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STAGE WEEK

A Free-Form Approach to Denizens of the Dance World

November 22, 1987|JANICE ARKATOV

"This is not a dance concert," Tom Crocker said. "It's theater ."

Crocker is one-half of Blue Palm (the other half is Jackie Planeix), a performance duo based in France and opening Friday at the Wallenboyd in "Amour."

"We work from an instinctual approach," said Crocker. "We're not part of any school (although both studied with ballet master Maurice Bejart in Brussels), any dance dogma. We throw away barriers and definitions--and create our own aesthetic."

On Sundays, they will also be presenting "Dance Talks!," which had a brief run here last year at the Saxon-Lee Gallery.

"Dance Talks!," he said, "is divided into three parts. The first is a series of (French and English) texts written in dressing rooms and airports--when we were sweaty and tired; it's the endless fatigue of being a dancer. So they're sensual flights on a dancer's state of being: the physical, colorful, passionate stories hidden in those muscles. Dancers are always training, getting more refined--but it's not put into words. That's what this is about. We discovered ourselves writing in dancers' language, and the words lead us into movement.

"The second part is 'The Phenomenal International Blue Palm Alphabet From A to Z.' It's about the dance denizens, people of the dance world: their idiosyncrasies, obsessions, pretenses, the behind-the-scenes things that are not said--all lovingly mocking, not a painful confessional. The third part is 'Space Angels,' an homage to three angels: Nijinsky, Isadora Duncan and Jack Kerouac--each dancers in their own right and motivated by passion. So we put them out in space, where they're dancing, singing and laughing."

"Amour," which bowed this year in France, "is about Jackie and me," he said. "We're very much a couple, very much in love and have been for a long time (13 years). So this allowed us to move into a world of play and imagery; it's a an area we like. It's love not concerned with obsession and destruction, but playful and creative.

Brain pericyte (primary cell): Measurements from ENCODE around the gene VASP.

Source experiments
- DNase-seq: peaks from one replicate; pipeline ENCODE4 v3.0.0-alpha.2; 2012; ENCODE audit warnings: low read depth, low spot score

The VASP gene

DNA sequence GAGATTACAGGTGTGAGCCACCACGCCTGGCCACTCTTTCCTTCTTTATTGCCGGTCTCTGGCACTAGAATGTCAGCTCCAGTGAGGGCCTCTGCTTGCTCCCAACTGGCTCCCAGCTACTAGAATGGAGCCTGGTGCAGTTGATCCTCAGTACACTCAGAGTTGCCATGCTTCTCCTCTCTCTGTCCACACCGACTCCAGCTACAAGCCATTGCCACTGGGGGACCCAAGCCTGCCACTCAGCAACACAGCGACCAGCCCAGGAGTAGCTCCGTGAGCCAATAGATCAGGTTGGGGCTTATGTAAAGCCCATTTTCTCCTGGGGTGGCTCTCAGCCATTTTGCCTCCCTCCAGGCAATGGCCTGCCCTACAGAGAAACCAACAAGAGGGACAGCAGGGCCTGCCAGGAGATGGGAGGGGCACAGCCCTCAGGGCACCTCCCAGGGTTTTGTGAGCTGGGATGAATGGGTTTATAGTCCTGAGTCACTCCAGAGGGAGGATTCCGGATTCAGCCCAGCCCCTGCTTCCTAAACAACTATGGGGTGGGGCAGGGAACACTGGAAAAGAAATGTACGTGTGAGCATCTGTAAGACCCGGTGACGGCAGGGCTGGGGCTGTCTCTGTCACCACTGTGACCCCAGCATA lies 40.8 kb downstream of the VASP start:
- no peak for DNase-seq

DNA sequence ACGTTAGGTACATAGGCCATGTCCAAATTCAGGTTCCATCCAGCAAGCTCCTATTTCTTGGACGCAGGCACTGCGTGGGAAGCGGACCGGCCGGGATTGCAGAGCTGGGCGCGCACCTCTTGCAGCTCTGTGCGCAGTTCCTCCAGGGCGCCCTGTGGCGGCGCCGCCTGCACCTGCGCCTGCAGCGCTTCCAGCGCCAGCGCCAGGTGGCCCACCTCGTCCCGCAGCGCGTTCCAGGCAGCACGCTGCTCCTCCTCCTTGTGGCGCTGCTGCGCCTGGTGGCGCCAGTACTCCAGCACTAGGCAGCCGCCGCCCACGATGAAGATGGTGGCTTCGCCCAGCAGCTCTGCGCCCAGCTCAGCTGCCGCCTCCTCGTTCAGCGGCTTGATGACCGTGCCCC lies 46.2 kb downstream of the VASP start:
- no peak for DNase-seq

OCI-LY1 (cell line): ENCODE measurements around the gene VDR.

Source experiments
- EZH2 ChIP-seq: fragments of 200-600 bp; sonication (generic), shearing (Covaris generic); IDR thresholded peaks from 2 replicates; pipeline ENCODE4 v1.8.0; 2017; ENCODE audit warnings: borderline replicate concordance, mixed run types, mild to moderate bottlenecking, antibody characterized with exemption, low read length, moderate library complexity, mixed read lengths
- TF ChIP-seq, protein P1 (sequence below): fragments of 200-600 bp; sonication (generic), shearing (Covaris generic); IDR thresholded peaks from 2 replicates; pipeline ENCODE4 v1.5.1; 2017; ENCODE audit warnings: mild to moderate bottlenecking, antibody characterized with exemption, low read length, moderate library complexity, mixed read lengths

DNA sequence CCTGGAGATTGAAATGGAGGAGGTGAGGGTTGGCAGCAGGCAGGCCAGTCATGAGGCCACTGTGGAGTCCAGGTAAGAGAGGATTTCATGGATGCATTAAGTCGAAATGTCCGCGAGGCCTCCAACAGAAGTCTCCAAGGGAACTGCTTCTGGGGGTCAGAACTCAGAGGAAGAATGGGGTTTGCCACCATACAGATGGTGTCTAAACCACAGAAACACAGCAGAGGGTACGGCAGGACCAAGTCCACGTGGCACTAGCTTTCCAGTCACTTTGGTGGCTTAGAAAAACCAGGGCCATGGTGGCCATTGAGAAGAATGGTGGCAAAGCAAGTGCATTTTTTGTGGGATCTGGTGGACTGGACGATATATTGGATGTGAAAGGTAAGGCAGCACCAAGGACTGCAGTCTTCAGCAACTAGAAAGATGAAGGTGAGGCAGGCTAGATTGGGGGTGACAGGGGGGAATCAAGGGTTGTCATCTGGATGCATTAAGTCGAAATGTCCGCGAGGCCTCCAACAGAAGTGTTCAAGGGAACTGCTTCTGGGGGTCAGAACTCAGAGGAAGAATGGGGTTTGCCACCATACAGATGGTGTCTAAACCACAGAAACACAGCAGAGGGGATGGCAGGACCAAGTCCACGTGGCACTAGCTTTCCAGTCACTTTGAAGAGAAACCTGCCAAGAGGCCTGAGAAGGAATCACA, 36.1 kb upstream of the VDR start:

"Where 'Dance Talks!' is concerned with the dance world, 'Amour' is about love, love on parade. We wrote lies, stories and raps--then cut them down and put them to movement. They're fast, funny, hypnotic, sensual and spicy. We call them love stews."

Also back is "A Child's Christmas in Wales," a holiday musical adapted from the Dylan Thomas poem by Jeremy Brooks and Adrian Mitchell. It opens this weekend at the Garden Grove Theatre with Daniel Bryan Cartmell directing.

"It's based on experiences (Thomas) had as a child with his family and childhood friends in Swansea, South Wales," said Cartmell, "from opening presents to Christmas dinner and telling stories. It also deals very much with the Welsh magic: spirits and ghosts. And there's plenty of song-and-dance, Christmas music and Welsh music. But some of it was hard to theatricalize. For instance, there's a description of a park--but what goes on in the park is left open to the imagination. So the lines we're using are not necessarily from this poem, but from other Thomas writings."

CRITICAL CROSS FIRE: David Mamet's Pulitzer Prize-winning "Glengarry Glen Ross" about cutthroat salesmen in a Chicago real estate office opened recently at South Coast Repertory.

Said Sylvie Drake in The Times: "Played to the hilt, it's ruthlessness going full tilt, this reflection of ourselves should make us shiver slightly as we leave the theater. Director David Emmes has provided a staging that's a little too well-bred. His actors speak the words (including the four-letter ones) and go through the motions, but don't always seem to believe them. There's too much restraint. At gut level where it really counts, they lack the needed vulgarity--the crassness, blood, sweat and tears that it takes to really sell us these characters. We miss the heat."

Drama-Logue's Richard Scaffidi enjoyed it more. He wrote: "Working with this tight corp of immensely capable comrades, director David Emmes is able to set in controlled but dizzying motion a play which is funny, pathetic, profane, poetic, damning and ennobling, all at the same time. (It) is Mamet's uncompromising American profile of those epic warriors of petty pursuits: salesmen. They are amoral, relentless self-servers, but by God, they're also resourceful, spirited, individualistic and therefore strangely admirable."

And from Daily Variety's Kathleen O'Steen: "While the structure of Mamet's piece sorely lacks character progression or dimension, director David Emmes has wisely kept the pace brisk, so that a deadly 40-minute first act, that's literally drowned by no movement and a flood of words, quickly becomes forgotten by the time Act II rolls around. It's in this second act that the characters begin to shine."

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